The FOI also showed that Fraser Health’s policy was to have staff – physicians, nurses, and social workers – work with the financial department in facilitating deportations of undocumented patients.

Knowing this, many avoid getting care. There are reports of people with expired tourist visas being visited at their hospital bedside by CBSA officials.

“We started to get phone calls from construction workers,” says Byron Cruz, a member of Sanctuary Health in an interview with Rankandfile.ca: “They say “I had this situation with my arm and I don’t want to go to the hospital because they’ll call immigration.””

Sanctuary Health was formed to deal with such situations.

“With some clients, we give direct nursing care such as dressing changes, wound care, assessment or just comforting them through a difficult time,” Sarah Reaburn, a nurse volunteering with Sanctuary Health said. The volunteers do this work while depending on free clinic space and supplies. Sanctuary Health volunteers also let people know about other places they can receive care, continuously connecting patients with trusted healthcare workers.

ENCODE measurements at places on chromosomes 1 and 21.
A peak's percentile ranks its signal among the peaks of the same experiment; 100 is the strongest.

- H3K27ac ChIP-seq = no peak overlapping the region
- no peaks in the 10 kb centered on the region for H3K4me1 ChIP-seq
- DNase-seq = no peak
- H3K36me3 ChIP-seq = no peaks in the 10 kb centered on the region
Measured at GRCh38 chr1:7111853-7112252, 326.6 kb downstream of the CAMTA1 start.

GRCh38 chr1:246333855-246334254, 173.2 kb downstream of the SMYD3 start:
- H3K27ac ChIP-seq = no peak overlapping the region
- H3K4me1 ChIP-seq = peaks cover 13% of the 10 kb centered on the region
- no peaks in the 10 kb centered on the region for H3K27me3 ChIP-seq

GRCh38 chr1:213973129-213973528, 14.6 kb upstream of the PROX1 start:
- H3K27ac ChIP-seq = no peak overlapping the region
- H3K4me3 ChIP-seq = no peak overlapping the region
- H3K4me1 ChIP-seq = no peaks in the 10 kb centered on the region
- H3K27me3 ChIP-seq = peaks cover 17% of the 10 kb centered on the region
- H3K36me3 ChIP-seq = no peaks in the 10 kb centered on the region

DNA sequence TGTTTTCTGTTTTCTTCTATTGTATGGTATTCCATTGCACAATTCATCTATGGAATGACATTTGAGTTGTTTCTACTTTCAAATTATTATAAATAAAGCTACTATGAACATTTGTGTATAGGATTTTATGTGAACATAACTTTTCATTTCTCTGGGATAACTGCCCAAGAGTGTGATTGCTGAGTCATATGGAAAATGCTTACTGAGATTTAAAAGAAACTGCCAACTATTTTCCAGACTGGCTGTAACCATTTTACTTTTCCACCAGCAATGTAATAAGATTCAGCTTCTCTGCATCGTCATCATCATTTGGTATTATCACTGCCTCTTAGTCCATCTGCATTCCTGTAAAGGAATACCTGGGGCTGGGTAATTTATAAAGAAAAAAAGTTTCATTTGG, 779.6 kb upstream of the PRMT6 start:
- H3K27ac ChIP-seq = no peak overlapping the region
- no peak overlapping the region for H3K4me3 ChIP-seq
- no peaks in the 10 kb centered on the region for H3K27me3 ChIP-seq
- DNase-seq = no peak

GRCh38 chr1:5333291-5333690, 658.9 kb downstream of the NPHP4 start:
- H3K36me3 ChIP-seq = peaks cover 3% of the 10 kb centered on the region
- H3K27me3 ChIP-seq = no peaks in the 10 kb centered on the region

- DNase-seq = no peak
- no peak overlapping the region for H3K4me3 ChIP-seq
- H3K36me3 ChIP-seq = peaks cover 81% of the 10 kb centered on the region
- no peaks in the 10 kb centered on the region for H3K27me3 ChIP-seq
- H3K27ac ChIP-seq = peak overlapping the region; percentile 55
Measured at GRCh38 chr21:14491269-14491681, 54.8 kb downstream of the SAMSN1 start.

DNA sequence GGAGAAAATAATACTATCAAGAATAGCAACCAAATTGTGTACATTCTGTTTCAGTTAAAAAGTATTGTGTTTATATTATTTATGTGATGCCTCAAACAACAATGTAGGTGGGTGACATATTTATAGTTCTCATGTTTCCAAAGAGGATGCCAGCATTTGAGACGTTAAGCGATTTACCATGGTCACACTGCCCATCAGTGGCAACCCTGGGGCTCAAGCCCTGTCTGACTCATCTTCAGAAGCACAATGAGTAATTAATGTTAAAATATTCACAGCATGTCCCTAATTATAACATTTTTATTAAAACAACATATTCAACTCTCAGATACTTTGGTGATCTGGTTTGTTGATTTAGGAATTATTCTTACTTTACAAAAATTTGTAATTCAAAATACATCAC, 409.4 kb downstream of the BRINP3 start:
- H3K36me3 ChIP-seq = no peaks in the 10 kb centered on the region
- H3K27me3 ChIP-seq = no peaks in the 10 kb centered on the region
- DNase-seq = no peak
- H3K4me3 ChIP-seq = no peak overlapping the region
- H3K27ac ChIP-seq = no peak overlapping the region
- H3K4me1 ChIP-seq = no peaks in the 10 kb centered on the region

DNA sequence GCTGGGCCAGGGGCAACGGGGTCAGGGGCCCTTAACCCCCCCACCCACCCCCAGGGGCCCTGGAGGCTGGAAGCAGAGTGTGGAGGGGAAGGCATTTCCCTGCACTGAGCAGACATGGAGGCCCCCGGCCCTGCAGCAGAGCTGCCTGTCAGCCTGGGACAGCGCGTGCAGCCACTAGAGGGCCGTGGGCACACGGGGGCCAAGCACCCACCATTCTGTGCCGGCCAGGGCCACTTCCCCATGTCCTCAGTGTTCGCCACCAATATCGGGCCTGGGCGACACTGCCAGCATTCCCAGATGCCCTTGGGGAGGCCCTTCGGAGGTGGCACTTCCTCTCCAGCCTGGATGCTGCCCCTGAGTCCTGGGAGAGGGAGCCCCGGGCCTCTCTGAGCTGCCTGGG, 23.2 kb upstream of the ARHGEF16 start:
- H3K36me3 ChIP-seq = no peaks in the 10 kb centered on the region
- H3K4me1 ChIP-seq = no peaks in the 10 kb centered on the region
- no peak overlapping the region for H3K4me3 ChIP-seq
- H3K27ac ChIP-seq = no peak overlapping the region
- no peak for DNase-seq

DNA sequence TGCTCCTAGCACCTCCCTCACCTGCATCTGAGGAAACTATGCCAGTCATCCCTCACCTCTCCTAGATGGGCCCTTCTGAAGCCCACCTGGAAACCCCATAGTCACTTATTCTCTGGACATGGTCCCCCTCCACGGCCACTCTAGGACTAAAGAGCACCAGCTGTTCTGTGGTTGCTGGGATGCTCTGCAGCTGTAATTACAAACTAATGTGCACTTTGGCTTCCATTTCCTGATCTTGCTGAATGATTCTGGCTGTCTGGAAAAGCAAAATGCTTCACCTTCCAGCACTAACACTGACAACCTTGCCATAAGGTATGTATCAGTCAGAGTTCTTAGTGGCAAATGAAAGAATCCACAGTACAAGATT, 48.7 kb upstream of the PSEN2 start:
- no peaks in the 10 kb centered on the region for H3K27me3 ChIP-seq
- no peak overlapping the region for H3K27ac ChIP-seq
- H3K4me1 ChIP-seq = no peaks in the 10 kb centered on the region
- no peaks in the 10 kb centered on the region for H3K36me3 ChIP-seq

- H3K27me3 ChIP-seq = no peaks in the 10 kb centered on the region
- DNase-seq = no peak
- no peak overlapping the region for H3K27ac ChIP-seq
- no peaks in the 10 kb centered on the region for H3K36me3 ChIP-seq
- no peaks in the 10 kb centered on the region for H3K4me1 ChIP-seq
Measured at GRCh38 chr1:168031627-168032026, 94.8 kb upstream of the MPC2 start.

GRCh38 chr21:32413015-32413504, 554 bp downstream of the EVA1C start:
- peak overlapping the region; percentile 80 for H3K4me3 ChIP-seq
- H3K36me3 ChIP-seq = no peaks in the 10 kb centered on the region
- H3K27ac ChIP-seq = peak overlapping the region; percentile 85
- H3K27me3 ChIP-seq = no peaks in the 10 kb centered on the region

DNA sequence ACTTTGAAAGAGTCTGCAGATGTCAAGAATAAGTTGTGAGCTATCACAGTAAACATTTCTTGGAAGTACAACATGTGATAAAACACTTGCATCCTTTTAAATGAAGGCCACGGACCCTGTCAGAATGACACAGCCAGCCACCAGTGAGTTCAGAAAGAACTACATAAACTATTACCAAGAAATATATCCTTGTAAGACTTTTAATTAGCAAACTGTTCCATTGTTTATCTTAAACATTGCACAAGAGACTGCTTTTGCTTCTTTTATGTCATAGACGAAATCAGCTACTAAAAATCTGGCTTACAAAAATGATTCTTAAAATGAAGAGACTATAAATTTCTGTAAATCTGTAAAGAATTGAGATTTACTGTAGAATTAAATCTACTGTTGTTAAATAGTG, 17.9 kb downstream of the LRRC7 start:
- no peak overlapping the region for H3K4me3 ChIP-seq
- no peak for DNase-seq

“We send a message to our network explaining the situation, then any of the nurses or healthcare workers can respond and say they can see the patient at the clinic, outside of the system,” says Cruz. “We had a construction guy with an eye injury who we arranged to meet a doctor at the corner of a street. We had another situation with a guy who needed stitches. We sent a message to the network and the first person who answered was a veterinarian.””

– Daniel Tseghay, “Hospitals are not border checkpoints,Rankandfile.ca. March 30, 2016.